“What is it you want from taiji?”
I was asked this question from a taiji buddy of mine a couple of weeks ago and this question still lingers in my mind. Ultimately, I practice taiji because of it’s effects in my life. My wife has often noted that I am much calmer and more at ease after a session of taiji. Additionally, she can pick up when I haven’t practiced for a couple of days. Is it that obvious?
Over the weekend, I was watching the Chen Village DVD by Empty Mind Films. The film had an interview with Derryl Willis, founder and Chief Instructor of Seattle School of Chen Style Taijiquan. Derryl was talking about the role of taiji in his life and in summary he noted the practice of taiji has essentially made him a better person. Derryl spoke about how he has incorporated principles of taiji into both his personal and professional life. His interview really resonated with me as I feel that taiji makes me a better person.
Melvin Udall: You make me want to be a better man.
Carol Connelly: …That’s maybe the best compliment of my life.
I had written a post called Cranking Widgets and Taiji almost 3 years ago where I address my goals for practicing taiji. At the time, I had listed the following as my main goals:
- Physical Well-Being and Health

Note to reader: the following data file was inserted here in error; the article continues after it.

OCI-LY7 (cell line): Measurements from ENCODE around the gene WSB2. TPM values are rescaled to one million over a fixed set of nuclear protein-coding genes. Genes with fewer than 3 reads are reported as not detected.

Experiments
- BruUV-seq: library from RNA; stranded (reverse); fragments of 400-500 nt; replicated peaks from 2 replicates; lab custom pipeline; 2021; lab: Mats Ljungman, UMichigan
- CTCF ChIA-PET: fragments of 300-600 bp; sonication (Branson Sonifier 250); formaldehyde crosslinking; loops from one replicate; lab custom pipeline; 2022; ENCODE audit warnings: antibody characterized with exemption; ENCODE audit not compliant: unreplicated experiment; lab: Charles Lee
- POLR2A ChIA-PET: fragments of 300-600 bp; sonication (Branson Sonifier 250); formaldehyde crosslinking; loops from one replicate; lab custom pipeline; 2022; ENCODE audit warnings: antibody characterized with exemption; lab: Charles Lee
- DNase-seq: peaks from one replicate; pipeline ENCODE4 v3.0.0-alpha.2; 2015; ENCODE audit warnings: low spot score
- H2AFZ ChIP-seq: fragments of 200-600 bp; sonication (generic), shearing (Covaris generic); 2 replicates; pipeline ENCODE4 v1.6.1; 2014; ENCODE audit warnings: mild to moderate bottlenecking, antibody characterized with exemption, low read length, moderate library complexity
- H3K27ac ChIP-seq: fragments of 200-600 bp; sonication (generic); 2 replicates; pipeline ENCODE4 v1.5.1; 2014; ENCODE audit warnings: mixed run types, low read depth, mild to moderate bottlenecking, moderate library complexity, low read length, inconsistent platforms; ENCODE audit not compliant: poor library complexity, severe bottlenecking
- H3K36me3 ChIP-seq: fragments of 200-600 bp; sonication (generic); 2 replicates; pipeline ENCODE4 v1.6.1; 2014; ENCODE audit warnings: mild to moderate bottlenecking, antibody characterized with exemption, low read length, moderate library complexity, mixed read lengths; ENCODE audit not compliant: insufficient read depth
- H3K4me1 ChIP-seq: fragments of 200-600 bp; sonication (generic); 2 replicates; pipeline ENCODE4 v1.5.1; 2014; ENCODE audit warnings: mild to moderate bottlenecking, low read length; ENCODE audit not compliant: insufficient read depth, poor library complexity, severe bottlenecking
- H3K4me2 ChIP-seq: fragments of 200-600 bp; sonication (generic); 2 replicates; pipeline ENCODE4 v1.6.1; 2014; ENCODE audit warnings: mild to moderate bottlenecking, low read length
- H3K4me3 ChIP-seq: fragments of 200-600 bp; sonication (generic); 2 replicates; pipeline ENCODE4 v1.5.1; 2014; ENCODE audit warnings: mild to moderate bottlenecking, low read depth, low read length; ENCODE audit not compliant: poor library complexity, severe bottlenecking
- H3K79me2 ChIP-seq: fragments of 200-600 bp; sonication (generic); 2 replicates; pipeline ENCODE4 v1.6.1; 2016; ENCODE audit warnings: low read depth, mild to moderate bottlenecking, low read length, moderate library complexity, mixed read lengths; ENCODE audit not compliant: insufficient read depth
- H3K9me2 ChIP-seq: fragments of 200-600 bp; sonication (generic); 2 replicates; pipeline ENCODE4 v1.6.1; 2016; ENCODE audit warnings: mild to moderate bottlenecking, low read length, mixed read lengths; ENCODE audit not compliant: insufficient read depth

- Mind and Meditation Training
Right now, more than ever, I would have to say my main goal is physical health and well-being. I have always had bad knees, which is one of the reasons why I began training in taiji. Over the weekend, my left knee buckled under me as I was carrying my son up the stairs. In fact, my knees often hurt when I try and climb some stairs, or even when am just walking around. I turn 31 this year and having this much knee pain at a relatively young age worries me.
I am planning on seeing a doctor to get some X-Rays on my anterior cruciate ligament (ACL) just in case. I want to be able to play with my grandchildren without worries and/or pains. While I do not plan on getting knee surgery if I can truly avoid it, I just want to know what’s going on.
So, what’s a taiji guy to do when he has knee pains? Many moons ago, I was in a class going through the Yang Long Form. After the set, I went to the instructor and said that my knees hurt when I do X. His response was, don’t do X.
Simplicity of character is the natural result of profound thought.
— Fortune Cookie
Even after all of these years, I have not heeded that simple advice. I push and I push, because taiji is supposed to be about eating bitter, right? Maybe not. Not all bitter is good bitter. I need to be more clear in discerning soreness from pain. Additionally, I know that my knees hurt a lot more when I do things in a low stance. But the signature of some styles is a low stance … I am afraid there may be a disconnect between the path of my mind and the path of my body.
I want to be able to practice things that I can do well into my old age. I want to be able to play a form of taiji without modification when I get older. I want, I want, I want…
To be continued …